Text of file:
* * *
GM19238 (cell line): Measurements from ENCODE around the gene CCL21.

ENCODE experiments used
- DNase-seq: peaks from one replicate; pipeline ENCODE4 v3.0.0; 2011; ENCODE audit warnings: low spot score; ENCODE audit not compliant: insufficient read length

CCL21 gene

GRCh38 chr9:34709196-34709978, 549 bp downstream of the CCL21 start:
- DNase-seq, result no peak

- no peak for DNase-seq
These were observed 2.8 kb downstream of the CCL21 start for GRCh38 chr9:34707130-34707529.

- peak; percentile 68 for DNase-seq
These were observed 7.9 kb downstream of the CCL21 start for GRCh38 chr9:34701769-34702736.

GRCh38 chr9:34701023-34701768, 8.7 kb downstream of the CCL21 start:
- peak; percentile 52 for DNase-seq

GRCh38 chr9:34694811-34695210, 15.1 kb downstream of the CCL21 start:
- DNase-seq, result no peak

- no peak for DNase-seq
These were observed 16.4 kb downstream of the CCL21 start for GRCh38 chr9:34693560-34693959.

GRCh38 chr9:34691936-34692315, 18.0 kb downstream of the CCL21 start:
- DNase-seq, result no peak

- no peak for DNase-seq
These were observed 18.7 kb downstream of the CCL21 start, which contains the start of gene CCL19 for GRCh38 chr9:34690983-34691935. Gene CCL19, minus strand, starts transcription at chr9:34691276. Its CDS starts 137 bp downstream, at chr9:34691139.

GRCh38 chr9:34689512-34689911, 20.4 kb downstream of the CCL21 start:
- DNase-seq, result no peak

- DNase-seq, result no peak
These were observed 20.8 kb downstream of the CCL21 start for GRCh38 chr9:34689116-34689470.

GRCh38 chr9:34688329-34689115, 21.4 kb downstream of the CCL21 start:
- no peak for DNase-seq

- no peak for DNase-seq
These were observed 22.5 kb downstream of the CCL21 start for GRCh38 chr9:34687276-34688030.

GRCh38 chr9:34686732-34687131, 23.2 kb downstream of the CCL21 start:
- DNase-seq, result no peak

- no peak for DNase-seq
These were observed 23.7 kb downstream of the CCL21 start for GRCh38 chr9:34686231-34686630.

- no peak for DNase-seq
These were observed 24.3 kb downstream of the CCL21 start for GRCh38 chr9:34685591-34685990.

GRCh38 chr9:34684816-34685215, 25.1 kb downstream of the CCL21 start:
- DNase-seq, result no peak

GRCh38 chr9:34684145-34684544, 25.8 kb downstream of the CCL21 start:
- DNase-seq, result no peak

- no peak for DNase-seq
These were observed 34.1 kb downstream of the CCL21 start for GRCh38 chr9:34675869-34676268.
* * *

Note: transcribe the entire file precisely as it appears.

GM19238 (cell line): Measurements from ENCODE around the gene CCL21.

ENCODE experiments used
- DNase-seq: peaks from one replicate; pipeline ENCODE4 v3.0.0; 2011; ENCODE audit warnings: low spot score; ENCODE audit not compliant: insufficient read length

CCL21 gene

GRCh38 chr9:34709196-34709978, 549 bp downstream of the CCL21 start:
- DNase-seq, result no peak

- no peak for DNase-seq
These were observed 2.8 kb downstream of the CCL21 start for GRCh38 chr9:34707130-34707529.

- peak; percentile 68 for DNase-seq
These were observed 7.9 kb downstream of the CCL21 start for GRCh38 chr9:34701769-34702736.

GRCh38 chr9:34701023-34701768, 8.7 kb downstream of the CCL21 start:
- peak; percentile 52 for DNase-seq

GRCh38 chr9:34694811-34695210, 15.1 kb downstream of the CCL21 start:
- DNase-seq, result no peak

- no peak for DNase-seq
These were observed 16.4 kb downstream of the CCL21 start for GRCh38 chr9:34693560-34693959.

GRCh38 chr9:34691936-34692315, 18.0 kb downstream of the CCL21 start:
- DNase-seq, result no peak

- no peak for DNase-seq
These were observed 18.7 kb downstream of the CCL21 start, which contains the start of gene CCL19 for GRCh38 chr9:34690983-34691935. Gene CCL19, minus strand, starts transcription at chr9:34691276. Its CDS starts 137 bp downstream, at chr9:34691139.

GRCh38 chr9:34689512-34689911, 20.4 kb downstream of the CCL21 start:
- DNase-seq, result no peak

- DNase-seq, result no peak
These were observed 20.8 kb downstream of the CCL21 start for GRCh38 chr9:34689116-34689470.

GRCh38 chr9:34688329-34689115, 21.4 kb downstream of the CCL21 start:
- no peak for DNase-seq

- no peak for DNase-seq
These were observed 22.5 kb downstream of the CCL21 start for GRCh38 chr9:34687276-34688030.

GRCh38 chr9:34686732-34687131, 23.2 kb downstream of the CCL21 start:
- DNase-seq, result no peak

- no peak for DNase-seq
These were observed 23.7 kb downstream of the CCL21 start for GRCh38 chr9:34686231-34686630.

- no peak for DNase-seq
These were observed 24.3 kb downstream of the CCL21 start for GRCh38 chr9:34685591-34685990.

GRCh38 chr9:34684816-34685215, 25.1 kb downstream of the CCL21 start:
- DNase-seq, result no peak

GRCh38 chr9:34684145-34684544, 25.8 kb downstream of the CCL21 start:
- DNase-seq, result no peak

- no peak for DNase-seq
These were observed 34.1 kb downstream of the CCL21 start for GRCh38 chr9:34675869-34676268.